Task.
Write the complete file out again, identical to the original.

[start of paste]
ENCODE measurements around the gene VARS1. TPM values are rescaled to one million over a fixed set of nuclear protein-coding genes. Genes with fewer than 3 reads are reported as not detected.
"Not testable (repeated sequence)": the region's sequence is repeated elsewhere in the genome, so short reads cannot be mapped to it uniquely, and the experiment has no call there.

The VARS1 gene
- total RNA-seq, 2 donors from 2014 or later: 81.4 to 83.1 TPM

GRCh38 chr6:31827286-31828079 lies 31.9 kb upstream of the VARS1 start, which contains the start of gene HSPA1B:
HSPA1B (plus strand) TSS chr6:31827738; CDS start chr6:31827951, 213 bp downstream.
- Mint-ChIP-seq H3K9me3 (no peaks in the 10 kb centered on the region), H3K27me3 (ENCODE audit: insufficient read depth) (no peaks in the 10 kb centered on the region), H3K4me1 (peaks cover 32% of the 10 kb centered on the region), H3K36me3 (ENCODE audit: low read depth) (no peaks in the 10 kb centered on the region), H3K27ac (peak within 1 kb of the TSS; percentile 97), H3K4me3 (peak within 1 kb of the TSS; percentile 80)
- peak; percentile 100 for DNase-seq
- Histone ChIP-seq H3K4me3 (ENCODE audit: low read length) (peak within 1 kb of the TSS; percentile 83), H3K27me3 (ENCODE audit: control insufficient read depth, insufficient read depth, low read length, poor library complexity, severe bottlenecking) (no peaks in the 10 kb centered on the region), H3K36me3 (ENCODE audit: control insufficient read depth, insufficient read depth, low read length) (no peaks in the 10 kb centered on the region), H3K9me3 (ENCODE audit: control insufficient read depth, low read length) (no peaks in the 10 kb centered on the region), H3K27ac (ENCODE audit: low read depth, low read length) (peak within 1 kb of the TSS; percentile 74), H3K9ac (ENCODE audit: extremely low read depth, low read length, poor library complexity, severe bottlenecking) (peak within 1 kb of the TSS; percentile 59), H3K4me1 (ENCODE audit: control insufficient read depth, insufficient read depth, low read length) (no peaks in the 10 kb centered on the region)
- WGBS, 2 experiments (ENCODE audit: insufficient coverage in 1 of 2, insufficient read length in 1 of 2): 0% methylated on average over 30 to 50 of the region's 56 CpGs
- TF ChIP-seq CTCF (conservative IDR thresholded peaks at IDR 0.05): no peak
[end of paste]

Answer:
ENCODE measurements around the gene VARS1. TPM values are rescaled to one million over a fixed set of nuclear protein-coding genes. Genes with fewer than 3 reads are reported as not detected.
"Not testable (repeated sequence)": the region's sequence is repeated elsewhere in the genome, so short reads cannot be mapped to it uniquely, and the experiment has no call there.

The VARS1 gene
- total RNA-seq, 2 donors from 2014 or later: 81.4 to 83.1 TPM

GRCh38 chr6:31827286-31828079 lies 31.9 kb upstream of the VARS1 start, which contains the start of gene HSPA1B:
HSPA1B (plus strand) TSS chr6:31827738; CDS start chr6:31827951, 213 bp downstream.
- Mint-ChIP-seq H3K9me3 (no peaks in the 10 kb centered on the region), H3K27me3 (ENCODE audit: insufficient read depth) (no peaks in the 10 kb centered on the region), H3K4me1 (peaks cover 32% of the 10 kb centered on the region), H3K36me3 (ENCODE audit: low read depth) (no peaks in the 10 kb centered on the region), H3K27ac (peak within 1 kb of the TSS; percentile 97), H3K4me3 (peak within 1 kb of the TSS; percentile 80)
- peak; percentile 100 for DNase-seq
- Histone ChIP-seq H3K4me3 (ENCODE audit: low read length) (peak within 1 kb of the TSS; percentile 83), H3K27me3 (ENCODE audit: control insufficient read depth, insufficient read depth, low read length, poor library complexity, severe bottlenecking) (no peaks in the 10 kb centered on the region), H3K36me3 (ENCODE audit: control insufficient read depth, insufficient read depth, low read length) (no peaks in the 10 kb centered on the region), H3K9me3 (ENCODE audit: control insufficient read depth, low read length) (no peaks in the 10 kb centered on the region), H3K27ac (ENCODE audit: low read depth, low read length) (peak within 1 kb of the TSS; percentile 74), H3K9ac (ENCODE audit: extremely low read depth, low read length, poor library complexity, severe bottlenecking) (peak within 1 kb of the TSS; percentile 59), H3K4me1 (ENCODE audit: control insufficient read depth, insufficient read depth, low read length) (no peaks in the 10 kb centered on the region)
- WGBS, 2 experiments (ENCODE audit: insufficient coverage in 1 of 2, insufficient read length in 1 of 2): 0% methylated on average over 30 to 50 of the region's 56 CpGs
- TF ChIP-seq CTCF (conservative IDR thresholded peaks at IDR 0.05): no peak